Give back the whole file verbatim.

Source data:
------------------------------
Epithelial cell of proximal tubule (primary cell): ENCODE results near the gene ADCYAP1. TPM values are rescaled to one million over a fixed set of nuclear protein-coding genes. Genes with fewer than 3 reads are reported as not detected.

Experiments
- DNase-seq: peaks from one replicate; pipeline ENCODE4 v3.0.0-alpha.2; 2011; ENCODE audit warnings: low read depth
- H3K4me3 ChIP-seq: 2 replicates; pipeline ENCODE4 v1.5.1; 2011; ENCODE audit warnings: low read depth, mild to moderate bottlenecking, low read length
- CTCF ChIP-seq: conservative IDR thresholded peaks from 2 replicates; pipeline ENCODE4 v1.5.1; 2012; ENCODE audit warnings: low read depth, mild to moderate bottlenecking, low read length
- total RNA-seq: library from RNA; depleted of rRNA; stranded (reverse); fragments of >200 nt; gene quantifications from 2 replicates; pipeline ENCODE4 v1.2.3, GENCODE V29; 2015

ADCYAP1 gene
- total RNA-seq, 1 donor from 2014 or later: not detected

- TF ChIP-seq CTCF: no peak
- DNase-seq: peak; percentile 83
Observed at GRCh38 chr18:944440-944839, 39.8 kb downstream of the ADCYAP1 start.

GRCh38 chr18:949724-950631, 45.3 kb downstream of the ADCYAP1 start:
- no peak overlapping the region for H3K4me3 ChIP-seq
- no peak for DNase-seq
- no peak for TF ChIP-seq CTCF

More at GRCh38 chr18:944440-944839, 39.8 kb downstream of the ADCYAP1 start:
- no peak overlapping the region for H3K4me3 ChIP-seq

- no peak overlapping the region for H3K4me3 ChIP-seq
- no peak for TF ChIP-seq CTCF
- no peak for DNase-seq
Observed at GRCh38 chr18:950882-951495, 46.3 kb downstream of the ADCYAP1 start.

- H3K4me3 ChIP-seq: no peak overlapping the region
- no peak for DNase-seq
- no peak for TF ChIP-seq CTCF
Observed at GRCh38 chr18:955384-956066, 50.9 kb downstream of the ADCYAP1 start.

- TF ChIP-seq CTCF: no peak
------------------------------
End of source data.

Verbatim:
Epithelial cell of proximal tubule (primary cell): ENCODE results near the gene ADCYAP1. TPM values are rescaled to one million over a fixed set of nuclear protein-coding genes. Genes with fewer than 3 reads are reported as not detected.

Experiments
- DNase-seq: peaks from one replicate; pipeline ENCODE4 v3.0.0-alpha.2; 2011; ENCODE audit warnings: low read depth
- H3K4me3 ChIP-seq: 2 replicates; pipeline ENCODE4 v1.5.1; 2011; ENCODE audit warnings: low read depth, mild to moderate bottlenecking, low read length
- CTCF ChIP-seq: conservative IDR thresholded peaks from 2 replicates; pipeline ENCODE4 v1.5.1; 2012; ENCODE audit warnings: low read depth, mild to moderate bottlenecking, low read length
- total RNA-seq: library from RNA; depleted of rRNA; stranded (reverse); fragments of >200 nt; gene quantifications from 2 replicates; pipeline ENCODE4 v1.2.3, GENCODE V29; 2015

ADCYAP1 gene
- total RNA-seq, 1 donor from 2014 or later: not detected

- TF ChIP-seq CTCF: no peak
- DNase-seq: peak; percentile 83
Observed at GRCh38 chr18:944440-944839, 39.8 kb downstream of the ADCYAP1 start.

GRCh38 chr18:949724-950631, 45.3 kb downstream of the ADCYAP1 start:
- no peak overlapping the region for H3K4me3 ChIP-seq
- no peak for DNase-seq
- no peak for TF ChIP-seq CTCF

More at GRCh38 chr18:944440-944839, 39.8 kb downstream of the ADCYAP1 start:
- no peak overlapping the region for H3K4me3 ChIP-seq

- no peak overlapping the region for H3K4me3 ChIP-seq
- no peak for TF ChIP-seq CTCF
- no peak for DNase-seq
Observed at GRCh38 chr18:950882-951495, 46.3 kb downstream of the ADCYAP1 start.

- H3K4me3 ChIP-seq: no peak overlapping the region
- no peak for DNase-seq
- no peak for TF ChIP-seq CTCF
Observed at GRCh38 chr18:955384-956066, 50.9 kb downstream of the ADCYAP1 start.

- TF ChIP-seq CTCF: no peak